Toyota 86: manual versus automatic

The Toyota 86 boy racer is finally coming to Australia at an unbelievable $29,990 for the base model manual. But an extra $2,500 will get you the automatic version....

The Toyota 86 boy racer is finally coming to Australia at an unbelievable $29,990 for the base model manual. But an extra $2,500 will get you the automatic version. Usually it would be sacrilege to go auto but that may not be the case for the 86…

First things first, the basics of the automatic for the Toyota 86. Grab the base model GT and you will be screaming down the road (under the legal speed limit, of course) in what seems like a standard automatic gearbox. The GTS premium model, however, comes with paddle shift to make it a little more racy.

If you’re using your new Toyota 86 as a city car, which some will do at the price tag, the automatic should get a much bigger look in. The good thing for city 86 driver is that the fuel efficiency is actually better in the auto. Significantly better – 7.1 litres to 100 kilometres by comparison to 7.8 thanks to some clever engineering by the Toyota team. You’ll also have a slightly greener thumb, with emissions at 181g/km for the manual and 164g/km for the automatic.

But what if you’re not a city driver? Or you want to take the Toyota 86 out of the burbs on the weekend for a quick spin. The auto could still be a decent option, especially if you choose the GTS model. It comes with limited-slip differential in the tail, something you won’t get in the base GT model. However, both are extremely smooth at speed, especially when you put them into manual mode. Changes occur quickly and smoothly, and the car will even blip the throttle on its own on the down shift, something boy racers will really enjoy testing out.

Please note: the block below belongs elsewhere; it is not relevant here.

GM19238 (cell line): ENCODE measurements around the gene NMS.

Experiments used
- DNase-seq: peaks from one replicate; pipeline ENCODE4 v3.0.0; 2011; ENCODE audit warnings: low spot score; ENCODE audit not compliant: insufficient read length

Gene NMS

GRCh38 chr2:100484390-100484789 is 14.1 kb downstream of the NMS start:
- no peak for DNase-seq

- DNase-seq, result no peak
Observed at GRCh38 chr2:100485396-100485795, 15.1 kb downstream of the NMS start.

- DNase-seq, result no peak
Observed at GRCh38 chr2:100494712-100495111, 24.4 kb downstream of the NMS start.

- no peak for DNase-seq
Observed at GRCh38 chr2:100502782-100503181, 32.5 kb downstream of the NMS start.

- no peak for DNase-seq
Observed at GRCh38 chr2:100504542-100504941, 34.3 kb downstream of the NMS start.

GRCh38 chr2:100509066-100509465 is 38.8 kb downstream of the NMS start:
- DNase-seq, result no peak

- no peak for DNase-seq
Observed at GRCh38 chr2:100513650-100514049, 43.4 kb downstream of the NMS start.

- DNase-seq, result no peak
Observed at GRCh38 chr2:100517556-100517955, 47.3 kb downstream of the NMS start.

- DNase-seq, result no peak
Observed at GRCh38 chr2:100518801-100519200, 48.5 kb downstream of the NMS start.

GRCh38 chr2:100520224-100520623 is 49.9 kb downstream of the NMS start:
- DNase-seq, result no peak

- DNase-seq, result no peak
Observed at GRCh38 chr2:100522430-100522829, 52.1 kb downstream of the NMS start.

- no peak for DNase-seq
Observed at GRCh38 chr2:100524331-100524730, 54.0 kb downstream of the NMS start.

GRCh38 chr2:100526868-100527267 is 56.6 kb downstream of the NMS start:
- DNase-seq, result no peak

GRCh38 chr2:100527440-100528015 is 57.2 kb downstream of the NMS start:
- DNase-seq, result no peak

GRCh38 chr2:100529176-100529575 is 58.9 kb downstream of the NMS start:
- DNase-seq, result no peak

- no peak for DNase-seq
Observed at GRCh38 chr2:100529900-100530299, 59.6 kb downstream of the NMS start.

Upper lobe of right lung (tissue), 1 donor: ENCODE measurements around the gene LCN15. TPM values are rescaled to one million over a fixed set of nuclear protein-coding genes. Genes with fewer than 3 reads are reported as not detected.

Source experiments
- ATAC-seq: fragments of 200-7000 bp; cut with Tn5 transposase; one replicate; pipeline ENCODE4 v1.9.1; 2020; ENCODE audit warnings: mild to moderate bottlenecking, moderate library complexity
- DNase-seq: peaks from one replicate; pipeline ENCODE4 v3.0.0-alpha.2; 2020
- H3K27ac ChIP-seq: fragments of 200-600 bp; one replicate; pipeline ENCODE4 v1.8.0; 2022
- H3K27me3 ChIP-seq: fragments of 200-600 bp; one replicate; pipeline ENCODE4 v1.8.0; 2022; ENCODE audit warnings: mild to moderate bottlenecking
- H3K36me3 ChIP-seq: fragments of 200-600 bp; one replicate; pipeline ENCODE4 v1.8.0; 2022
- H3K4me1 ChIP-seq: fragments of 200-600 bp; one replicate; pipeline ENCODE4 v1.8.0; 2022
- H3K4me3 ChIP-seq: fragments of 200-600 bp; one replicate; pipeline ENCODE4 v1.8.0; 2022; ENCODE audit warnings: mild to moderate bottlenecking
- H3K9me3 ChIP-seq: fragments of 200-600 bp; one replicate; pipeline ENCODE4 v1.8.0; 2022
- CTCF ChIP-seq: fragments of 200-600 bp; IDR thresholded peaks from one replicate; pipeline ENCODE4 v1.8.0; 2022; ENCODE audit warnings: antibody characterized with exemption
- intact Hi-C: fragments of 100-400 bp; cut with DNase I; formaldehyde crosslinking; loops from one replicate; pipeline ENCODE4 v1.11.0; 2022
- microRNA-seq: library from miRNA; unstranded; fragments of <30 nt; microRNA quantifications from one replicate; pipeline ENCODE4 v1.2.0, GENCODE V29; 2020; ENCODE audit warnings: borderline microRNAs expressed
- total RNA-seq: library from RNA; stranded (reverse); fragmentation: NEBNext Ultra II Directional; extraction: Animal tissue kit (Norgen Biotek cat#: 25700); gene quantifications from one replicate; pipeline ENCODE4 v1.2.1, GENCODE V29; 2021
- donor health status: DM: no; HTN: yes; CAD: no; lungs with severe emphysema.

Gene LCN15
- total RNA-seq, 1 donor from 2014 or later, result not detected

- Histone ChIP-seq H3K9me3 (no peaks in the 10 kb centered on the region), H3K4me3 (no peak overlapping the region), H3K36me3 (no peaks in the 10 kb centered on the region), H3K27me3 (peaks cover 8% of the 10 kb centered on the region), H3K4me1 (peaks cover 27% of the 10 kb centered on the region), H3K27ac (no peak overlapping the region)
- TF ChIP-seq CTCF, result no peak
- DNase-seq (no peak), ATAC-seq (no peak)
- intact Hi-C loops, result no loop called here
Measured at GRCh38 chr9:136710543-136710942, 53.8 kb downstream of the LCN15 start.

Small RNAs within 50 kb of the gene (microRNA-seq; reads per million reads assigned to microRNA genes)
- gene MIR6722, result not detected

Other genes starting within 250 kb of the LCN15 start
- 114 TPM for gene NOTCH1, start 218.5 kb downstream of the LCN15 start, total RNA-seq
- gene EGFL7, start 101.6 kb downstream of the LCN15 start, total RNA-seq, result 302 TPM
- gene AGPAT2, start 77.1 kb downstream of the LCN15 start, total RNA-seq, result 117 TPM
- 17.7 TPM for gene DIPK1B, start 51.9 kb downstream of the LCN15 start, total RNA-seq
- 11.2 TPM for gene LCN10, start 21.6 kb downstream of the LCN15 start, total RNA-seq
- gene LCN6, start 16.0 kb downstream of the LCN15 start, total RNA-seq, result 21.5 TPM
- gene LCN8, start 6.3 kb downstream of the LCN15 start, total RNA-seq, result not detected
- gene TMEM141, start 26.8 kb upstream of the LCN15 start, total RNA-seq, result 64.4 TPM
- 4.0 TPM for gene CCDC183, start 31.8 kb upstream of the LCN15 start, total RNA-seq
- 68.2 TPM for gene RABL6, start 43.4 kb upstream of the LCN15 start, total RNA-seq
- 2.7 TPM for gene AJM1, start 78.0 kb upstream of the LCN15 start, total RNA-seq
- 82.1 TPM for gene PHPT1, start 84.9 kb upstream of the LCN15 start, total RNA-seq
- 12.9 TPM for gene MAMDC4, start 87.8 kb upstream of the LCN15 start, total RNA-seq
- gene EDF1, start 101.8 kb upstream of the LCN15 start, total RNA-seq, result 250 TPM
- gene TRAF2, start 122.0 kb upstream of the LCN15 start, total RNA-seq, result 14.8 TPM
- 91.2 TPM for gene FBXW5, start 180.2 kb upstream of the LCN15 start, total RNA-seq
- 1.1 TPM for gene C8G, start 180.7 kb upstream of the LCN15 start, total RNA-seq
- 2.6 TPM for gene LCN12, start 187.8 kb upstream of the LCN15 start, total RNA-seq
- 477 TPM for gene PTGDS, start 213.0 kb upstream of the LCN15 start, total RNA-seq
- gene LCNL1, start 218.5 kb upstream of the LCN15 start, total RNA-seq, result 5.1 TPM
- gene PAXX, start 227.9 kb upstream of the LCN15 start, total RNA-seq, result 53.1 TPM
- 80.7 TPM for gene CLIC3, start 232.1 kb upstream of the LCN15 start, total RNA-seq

If you still can’t get your head around buying a sports car with an automatic gear box, bear in mind that Toyota used the auto version on the media day to allow journalists to test out the wet track and get some sideways cornering action. The auto sticks to the gear you select when in manual mode so all you have to do is pull up the hand brake at the right time. An important note, because it means this car is less likely to throw you into the wrong gear when you’re going for a track day or racing up a steep hill. It will do what you tell it to do.

So if you’re keen for a Toyota 86, but something is telling you to go for the auto, it might not be as bad an idea as you think. And the queues are likely to be far less than the ones for the manual. As it is, you will already be waiting at least a few months to get behind the wheel.

Web: Toyota

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Motoring

Damian Francis has previously edited Australian T3 and F1 Racing magazine and wrote for GQ Australia and Men's Health. Unlike Nick and Trev, he has no kids, no mortgage and no wife, but lives happily on Sydney's North Shore with his girlfriend.
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